Tuesday, March 29, 2005
i love ilocos!
I spent Holy Week in our wonderful province of Ilocos Norte. Yep. And there are so many reasons why I still love going there, even if it takes 12-hours of butt-numbing cruising. I will attempt to crunch them into a non-boring post, and intersperse it with snippets of my blogless vaca...
On a trip to Ilocos, you cannot miss the empanada of Batac. Order a double special - that has two longganisas and an egg with the veggies. Or, you could be like Chips, who ordered a double-double (two longganisas and two eggs). You likewise need to try the bibingka or rice cake from The Sisters (yes, that's the name of the store) in the town of Baay. It's just around 15 minutes from the big bridge connecting two mountains in the town of Santa. There's also the special chichacorn or crunchy corn in Paoay (try that of Nana Rosa's). Then you can go on and try dipping all sorts of fruits into sukang iloko. And then there's Chips' favorite, Igado. I honestly don't know how they prepare it, but it's basically meat and liver with pepper, peas, soy sauce (i think) and a whole lot of oil. Yummy.
Just the drive to Ilocos already pushes the vacation-mode button. Utter relaxation and stress release. Cruising through La Union and Ilocos Sur will already give you a great view of the ocean, may it be sandy beaches or coral formations. Speaking of corals, do make a short stop in Currimao. It's not exactly a glamorous beach, there are just nipa huts and you can just park your car by the side of the road. But the sight to see here is of the dead corals now above sea level. You can climb up a high mound of them and dive into a deep trench below. Sans the trenches, you have a seemingly endless floor of corals to step on (water would only be up to your ankles) and from afar you'd look like you were walking on water. And of course, there's Pagudpud. When we were kids, we'd have a Foz Family trip to this beach. No resorts, no nothing. It was just us, a couple of other families, good food and the sea. We regret not having bought land there. Who would've thought that it would boom into what it is now. There's also a lighthouse on the way to the beach, where you can take in the complete view of the ocean. If you're going for a naked beach effect, drive around 30 minutes more from Pagudpud. Several towns up and down the winding road, make a left turn when you see a little sign that says Maira-ira. A hidden cove amidst the mountains. Absolutely beautiful. No major resorts yet, and you just need to pay 20 bucks entrance fee per person then just pitch your tent on the sand. On this trip, be sure that you've got a patient driver and a trusty car (SUV or AUV preferably). Drive beyond Maira-ira, you end up on the hanging bridge that goes into the province of Cagayan. You'll see big waves crashing as the South China Sea meets the Pacific. Magnificent.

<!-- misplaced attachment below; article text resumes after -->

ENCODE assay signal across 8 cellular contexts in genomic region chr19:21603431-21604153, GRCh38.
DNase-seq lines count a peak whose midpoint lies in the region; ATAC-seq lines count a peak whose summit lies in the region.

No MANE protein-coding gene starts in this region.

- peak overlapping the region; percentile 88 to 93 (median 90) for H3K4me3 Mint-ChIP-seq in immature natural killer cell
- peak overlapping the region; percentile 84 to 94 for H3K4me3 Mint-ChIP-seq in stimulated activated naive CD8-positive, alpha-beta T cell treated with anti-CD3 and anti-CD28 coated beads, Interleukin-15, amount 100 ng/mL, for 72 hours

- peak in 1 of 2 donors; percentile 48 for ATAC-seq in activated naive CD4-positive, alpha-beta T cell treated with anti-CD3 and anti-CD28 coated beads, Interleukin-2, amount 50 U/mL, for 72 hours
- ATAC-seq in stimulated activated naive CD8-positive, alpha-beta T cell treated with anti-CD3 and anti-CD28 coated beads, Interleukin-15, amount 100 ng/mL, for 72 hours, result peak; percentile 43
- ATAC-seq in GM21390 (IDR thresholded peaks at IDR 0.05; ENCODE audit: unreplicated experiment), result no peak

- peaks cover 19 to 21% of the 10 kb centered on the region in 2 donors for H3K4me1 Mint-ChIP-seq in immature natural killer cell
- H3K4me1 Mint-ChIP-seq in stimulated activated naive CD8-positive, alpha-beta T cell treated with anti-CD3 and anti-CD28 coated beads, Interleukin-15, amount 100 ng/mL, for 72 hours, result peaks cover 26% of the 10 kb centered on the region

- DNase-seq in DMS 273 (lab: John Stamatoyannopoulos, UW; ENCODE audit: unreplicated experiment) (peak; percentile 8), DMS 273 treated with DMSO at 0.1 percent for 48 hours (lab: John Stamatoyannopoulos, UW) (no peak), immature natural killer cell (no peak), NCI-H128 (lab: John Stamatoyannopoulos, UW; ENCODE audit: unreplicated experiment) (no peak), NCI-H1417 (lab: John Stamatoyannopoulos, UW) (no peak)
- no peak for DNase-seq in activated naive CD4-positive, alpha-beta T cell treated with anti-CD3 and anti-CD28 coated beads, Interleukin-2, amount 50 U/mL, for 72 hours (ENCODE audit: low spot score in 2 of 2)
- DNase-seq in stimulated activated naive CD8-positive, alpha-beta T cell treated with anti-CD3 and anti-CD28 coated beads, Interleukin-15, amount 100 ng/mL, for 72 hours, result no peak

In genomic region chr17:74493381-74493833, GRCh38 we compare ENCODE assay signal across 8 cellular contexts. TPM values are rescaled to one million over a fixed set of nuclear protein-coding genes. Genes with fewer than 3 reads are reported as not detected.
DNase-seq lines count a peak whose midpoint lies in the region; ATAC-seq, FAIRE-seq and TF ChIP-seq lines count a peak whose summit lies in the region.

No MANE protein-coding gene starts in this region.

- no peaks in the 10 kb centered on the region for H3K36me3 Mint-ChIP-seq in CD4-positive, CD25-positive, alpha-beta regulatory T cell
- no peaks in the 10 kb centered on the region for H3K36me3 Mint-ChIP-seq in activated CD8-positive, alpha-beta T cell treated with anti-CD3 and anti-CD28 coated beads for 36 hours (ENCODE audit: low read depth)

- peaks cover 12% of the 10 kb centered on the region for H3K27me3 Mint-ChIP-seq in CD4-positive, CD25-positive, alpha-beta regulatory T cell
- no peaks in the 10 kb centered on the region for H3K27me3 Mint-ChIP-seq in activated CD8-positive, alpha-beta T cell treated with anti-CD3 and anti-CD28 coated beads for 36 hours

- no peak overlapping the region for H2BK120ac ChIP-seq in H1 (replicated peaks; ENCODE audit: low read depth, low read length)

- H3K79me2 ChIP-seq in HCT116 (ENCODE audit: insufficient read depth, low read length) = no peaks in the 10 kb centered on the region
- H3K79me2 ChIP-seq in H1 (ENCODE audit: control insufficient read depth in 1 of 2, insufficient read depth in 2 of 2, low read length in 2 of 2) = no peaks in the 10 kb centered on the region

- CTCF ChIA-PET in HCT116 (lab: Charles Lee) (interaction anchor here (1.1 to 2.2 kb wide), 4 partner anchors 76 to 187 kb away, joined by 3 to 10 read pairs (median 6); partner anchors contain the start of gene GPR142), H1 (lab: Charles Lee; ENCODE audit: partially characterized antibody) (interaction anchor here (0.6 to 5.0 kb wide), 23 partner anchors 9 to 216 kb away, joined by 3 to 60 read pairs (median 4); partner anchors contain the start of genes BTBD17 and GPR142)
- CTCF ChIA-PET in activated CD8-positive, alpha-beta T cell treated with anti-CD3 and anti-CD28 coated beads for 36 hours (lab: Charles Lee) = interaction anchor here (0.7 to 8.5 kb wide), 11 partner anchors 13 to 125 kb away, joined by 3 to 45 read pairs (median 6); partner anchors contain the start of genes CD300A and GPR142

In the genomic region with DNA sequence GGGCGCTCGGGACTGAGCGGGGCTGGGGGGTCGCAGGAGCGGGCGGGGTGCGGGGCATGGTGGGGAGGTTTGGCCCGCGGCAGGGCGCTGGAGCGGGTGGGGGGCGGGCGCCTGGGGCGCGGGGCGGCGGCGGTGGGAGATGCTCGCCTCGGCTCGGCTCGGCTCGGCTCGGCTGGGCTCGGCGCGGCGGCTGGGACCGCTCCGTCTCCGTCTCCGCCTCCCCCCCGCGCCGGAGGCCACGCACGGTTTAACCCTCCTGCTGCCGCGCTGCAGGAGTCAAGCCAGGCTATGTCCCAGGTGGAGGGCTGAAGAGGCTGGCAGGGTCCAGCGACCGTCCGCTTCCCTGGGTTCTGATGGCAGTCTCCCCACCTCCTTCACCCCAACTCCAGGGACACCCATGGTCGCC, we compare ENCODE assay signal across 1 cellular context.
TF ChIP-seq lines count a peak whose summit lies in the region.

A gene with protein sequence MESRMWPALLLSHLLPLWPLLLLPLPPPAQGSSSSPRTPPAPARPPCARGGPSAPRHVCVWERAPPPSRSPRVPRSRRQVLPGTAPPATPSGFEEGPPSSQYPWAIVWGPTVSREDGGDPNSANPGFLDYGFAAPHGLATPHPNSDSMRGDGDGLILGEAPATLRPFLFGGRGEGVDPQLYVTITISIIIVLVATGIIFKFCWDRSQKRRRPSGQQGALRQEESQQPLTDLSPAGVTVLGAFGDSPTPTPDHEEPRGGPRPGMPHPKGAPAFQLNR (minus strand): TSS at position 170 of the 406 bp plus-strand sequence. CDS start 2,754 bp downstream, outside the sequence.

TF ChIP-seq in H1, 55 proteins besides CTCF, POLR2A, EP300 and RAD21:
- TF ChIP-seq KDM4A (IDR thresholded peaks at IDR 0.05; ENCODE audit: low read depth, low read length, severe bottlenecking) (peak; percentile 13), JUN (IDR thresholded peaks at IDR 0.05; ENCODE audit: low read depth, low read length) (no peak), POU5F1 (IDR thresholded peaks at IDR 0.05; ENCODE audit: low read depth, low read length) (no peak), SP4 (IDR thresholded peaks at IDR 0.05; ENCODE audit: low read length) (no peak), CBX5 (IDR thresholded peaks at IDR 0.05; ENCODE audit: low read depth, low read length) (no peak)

Now let's go to the churches. We did the bisita iglesia on Holy Thursday and took Chips around the old churches of Ilocos. During the trip up north, you'd come across of course Agoo and Manaoag. Then you've also got Vigan. I'd recommend stopping by Vigan on the way back, so you don't have to lug around all the beautiful wooden items when you travel farther north. In Ilocos Norte, make the Paoay Church a must. From there you can also stop by Malacanang of the North to get a great view of the lake and Fort Ilocandia. Also stop by the one in Laoag and behold the church's sinking bell tower. Another must? Our town, Dingras. The old church there is documented to be the longest church in the Philippines. Drive past Dingras and into the town of Solsona to find the church of St. Anne and Sarrat, another beautiful church where Irene Marcos was actually wed.
I love being a Foz. Chips finally got a taste of (almost) the whole family in our natural habitat. Boisterous and absolutely carefree. We tease each other like crazy. Everyone knows what's happening with everyone. If you have a boyfriend, the whole family wants in on the hows and whens. The girls are domineering but sweet, and the boys are just as malambing (affectionate). We're also a very, very talkative and noisy bunch. My grandma was telling him: if you wanna back out, back out now. Hahaha. She also says (and I think this aptly describes us)... "hindi kami mayaman pero mayaman kami sa puso" (we're not rich but we're rich with love).
Ilocos will surely be a place my kids will also grow up in.
me and my man (yeaaahh)
dezphaire strapped in @ 12:22 PM
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